The New York State Department of Taxation and Finance released initial guidance last week on the new elective pass-through entity tax on partnerships and Subchapter S corporations (the “PTE Tax”).
Earlier this year, New York enacted the PTE Tax which imposes a graduated income tax (at rates from 6.85% to 10.90%1) on the “pass-through entity taxable income” of any partnership or S corporation which elects to be subject to the PTE Tax. A further discussion of the PTE Tax is available here.
Election Mechanics for 2021
The application of the PTE Tax is elective on an annual basis. Ordinarily, a partnership or S corporation must make an irrevocable election to have the PTE Tax apply for a taxable year no later than the first estimated tax payment date (March 15 for calendar year taxpayers).
However, for 2021, a partnership or S corporation may elect to be subject to the PTE Tax no later than October 15, 2021. The guidance provides that the election is made online by an authorized person for an eligible entity through the entity’s Business Online Services Account.
Estimated Tax Payments for 2021
An electing entity is not required to make estimated payments of PTE Tax for 2021. However, in order to receive a federal tax deduction for 2021, a partnership or S corporation must make estimated payments of PTE Tax before the end of the year. The guidance provides that an eligible entity is permitted to make optional estimated PTE Tax payments prior to the end of the year. While there is currently no mechanism to make such payments, the guidance provides that an online estimated tax application will be available for this purpose by December 15, 2021.
Importantly, partners and shareholders must continue to make individual estimated tax payments for 2021 as if the PTE Tax was not enacted. In other words, for 2021 only, the individual estimated tax payments of the partners and shareholders of an electing entity cannot be reduced by the amount of the estimated PTE Tax payments being made on their behalf. This will result in partners and shareholders effectively paying their New York income tax liability twice during 2021. Partnerships and S corporations (and their partners and shareholders) should be aware of this issue and plan accordingly.
That said, since the amount of PTE Tax imposed on a pass-through entity is creditable by an individual taxpayer against the individual’s New York State personal income tax liability and any excess credit (i.e., the individual’s share of PTE Tax in excess of the individual’s tax liability on the entity’s income) is refundable to the individual taxpayer, the cash flow difference is temporary (extending only until the taxpayer receives a refund of the excess 2021 tax paid after filing his or her 2021 tax return in 2022).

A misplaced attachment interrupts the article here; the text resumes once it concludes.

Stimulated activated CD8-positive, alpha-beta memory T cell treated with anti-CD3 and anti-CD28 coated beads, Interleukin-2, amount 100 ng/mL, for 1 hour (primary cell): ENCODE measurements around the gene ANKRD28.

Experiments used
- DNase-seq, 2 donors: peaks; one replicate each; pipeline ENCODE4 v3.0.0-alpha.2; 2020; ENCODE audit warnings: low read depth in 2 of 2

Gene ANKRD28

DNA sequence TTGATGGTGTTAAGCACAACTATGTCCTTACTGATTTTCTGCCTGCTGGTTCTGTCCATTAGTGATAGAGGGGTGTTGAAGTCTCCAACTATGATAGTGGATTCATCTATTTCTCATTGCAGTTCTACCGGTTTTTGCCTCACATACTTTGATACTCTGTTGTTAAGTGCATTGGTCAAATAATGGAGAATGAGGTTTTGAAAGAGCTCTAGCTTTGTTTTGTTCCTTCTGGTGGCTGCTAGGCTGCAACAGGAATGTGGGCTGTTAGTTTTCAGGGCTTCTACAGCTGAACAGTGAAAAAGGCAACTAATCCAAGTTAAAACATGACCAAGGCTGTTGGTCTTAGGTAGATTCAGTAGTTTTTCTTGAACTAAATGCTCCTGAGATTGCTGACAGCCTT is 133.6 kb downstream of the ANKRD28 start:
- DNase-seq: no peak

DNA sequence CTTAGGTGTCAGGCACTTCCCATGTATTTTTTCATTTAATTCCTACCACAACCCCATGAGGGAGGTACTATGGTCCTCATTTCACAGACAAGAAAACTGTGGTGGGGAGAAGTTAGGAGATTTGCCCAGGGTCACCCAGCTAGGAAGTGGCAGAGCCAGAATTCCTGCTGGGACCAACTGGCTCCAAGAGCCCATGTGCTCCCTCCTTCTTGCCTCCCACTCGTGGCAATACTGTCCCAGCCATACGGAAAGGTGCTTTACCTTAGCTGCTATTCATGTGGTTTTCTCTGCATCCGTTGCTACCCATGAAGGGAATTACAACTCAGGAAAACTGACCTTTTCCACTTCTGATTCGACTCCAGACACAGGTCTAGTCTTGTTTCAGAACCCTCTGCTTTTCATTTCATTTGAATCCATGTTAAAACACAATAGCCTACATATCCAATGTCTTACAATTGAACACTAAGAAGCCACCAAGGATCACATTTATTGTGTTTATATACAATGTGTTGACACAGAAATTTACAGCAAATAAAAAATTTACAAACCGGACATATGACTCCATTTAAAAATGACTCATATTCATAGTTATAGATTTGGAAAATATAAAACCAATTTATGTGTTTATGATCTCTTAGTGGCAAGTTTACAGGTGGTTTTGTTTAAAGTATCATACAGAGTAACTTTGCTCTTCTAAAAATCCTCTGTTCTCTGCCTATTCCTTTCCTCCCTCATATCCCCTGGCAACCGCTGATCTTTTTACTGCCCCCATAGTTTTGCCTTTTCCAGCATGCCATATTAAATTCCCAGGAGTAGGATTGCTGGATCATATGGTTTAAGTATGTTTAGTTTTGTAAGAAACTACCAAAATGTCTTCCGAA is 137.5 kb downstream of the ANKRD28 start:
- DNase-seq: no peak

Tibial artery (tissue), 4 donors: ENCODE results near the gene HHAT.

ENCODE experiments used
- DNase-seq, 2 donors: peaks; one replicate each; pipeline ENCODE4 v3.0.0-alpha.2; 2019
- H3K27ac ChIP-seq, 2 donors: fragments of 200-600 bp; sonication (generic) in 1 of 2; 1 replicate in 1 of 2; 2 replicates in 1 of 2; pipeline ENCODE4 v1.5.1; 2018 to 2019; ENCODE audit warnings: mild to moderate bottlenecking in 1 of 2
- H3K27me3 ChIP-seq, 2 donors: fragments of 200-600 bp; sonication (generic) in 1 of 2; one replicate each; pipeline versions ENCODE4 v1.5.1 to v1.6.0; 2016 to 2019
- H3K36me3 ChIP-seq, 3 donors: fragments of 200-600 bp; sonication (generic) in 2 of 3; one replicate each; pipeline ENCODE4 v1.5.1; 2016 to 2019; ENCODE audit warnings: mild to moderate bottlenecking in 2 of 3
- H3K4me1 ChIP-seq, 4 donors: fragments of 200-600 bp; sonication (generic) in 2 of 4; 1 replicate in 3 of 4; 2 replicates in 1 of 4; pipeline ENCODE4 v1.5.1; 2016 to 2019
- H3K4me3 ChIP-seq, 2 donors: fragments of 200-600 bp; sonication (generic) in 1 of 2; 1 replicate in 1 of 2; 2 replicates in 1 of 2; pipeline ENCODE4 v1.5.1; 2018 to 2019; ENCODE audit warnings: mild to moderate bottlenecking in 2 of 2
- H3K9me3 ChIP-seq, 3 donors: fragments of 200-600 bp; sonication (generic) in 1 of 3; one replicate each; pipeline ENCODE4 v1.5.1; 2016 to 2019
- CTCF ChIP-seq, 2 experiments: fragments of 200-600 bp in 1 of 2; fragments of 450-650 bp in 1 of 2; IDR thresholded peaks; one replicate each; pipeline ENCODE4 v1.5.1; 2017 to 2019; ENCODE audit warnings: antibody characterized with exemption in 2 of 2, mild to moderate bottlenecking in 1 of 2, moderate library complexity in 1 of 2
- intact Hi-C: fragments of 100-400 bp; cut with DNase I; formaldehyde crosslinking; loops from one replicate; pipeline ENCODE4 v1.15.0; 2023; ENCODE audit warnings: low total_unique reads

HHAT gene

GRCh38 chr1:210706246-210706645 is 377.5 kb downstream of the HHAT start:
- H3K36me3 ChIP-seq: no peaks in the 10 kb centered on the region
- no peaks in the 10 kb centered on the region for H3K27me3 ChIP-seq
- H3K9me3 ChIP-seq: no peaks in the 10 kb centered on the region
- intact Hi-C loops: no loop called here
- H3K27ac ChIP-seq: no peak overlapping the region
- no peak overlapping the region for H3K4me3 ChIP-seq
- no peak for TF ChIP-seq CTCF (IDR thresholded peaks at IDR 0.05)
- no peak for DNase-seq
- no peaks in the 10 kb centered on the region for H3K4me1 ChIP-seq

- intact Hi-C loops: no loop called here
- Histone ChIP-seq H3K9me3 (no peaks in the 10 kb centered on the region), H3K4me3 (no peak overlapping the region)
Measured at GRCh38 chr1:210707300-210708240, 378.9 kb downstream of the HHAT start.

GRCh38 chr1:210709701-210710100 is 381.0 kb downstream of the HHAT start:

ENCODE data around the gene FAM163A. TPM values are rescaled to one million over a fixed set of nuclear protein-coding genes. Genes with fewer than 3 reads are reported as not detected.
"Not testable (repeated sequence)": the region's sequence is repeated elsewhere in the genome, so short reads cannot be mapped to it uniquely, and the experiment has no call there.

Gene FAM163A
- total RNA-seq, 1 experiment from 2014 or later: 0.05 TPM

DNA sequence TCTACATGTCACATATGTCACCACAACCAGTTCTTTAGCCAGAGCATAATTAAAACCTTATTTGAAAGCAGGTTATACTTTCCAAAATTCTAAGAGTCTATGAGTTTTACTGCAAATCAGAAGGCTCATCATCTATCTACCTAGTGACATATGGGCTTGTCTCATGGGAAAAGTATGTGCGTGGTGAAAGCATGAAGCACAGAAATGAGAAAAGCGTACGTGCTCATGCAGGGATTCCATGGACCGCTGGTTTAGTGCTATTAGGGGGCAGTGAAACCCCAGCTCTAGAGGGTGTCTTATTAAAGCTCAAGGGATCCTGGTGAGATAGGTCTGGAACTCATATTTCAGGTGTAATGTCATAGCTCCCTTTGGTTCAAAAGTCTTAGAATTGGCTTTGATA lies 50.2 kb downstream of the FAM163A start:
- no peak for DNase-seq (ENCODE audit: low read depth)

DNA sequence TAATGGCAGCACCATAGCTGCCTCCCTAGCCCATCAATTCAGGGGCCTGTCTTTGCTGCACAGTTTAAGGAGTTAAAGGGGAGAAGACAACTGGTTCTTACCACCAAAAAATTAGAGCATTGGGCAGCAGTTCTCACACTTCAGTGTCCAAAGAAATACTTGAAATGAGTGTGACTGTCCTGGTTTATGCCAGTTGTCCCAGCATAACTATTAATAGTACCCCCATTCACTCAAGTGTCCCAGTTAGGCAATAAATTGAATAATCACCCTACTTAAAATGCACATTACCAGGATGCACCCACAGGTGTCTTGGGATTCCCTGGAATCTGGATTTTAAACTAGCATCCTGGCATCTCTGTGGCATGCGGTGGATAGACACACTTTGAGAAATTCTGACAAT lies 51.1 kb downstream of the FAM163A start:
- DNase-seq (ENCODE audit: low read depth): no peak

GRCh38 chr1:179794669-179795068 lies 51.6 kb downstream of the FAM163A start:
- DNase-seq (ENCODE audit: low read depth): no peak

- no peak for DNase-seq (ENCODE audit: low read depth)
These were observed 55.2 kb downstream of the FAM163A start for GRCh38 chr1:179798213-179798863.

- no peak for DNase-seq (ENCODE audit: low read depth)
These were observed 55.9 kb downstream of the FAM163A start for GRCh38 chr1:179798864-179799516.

This double payment rule appears to be an issue only for 2021. Beginning in 2022, it appears that individual partners and shareholders can take the amount of any potential PTE Tax credit into account when calculating their estimated tax payments.
Similar Taxes Imposed by Other States
Beginning in 2021, resident partners and shareholders will be allowed a credit against their New York income tax liability for any pass-through entity tax imposed by another state, local government or the District of Columbia that is “substantially similar” to the PTE Tax. A list of substantially similar taxes will be posed by the Department of Taxation and Finance on its website.
While this new guidance from the Department of Taxation and Finance is helpful, taxpayers should be aware of the potential cash flow issues that can arise for 2021 as a result of the double payment of estimated taxes. Taxpayers should be aware of the October 15 deadline for electing application of the PTE Tax for 2021.
We continue to await further guidance from the Internal Revenue Service on various federal issues that arise from the PTE Tax.
For additional information on the PTE Tax, please contact Jonathan P. Brose (212-574-1615), James C. Cofer (212-574-1688), Ronald P. Cima (212-574-1471), Daniel C. Murphy (212-574-1210) or Brett R. Cotler (212-574-1269).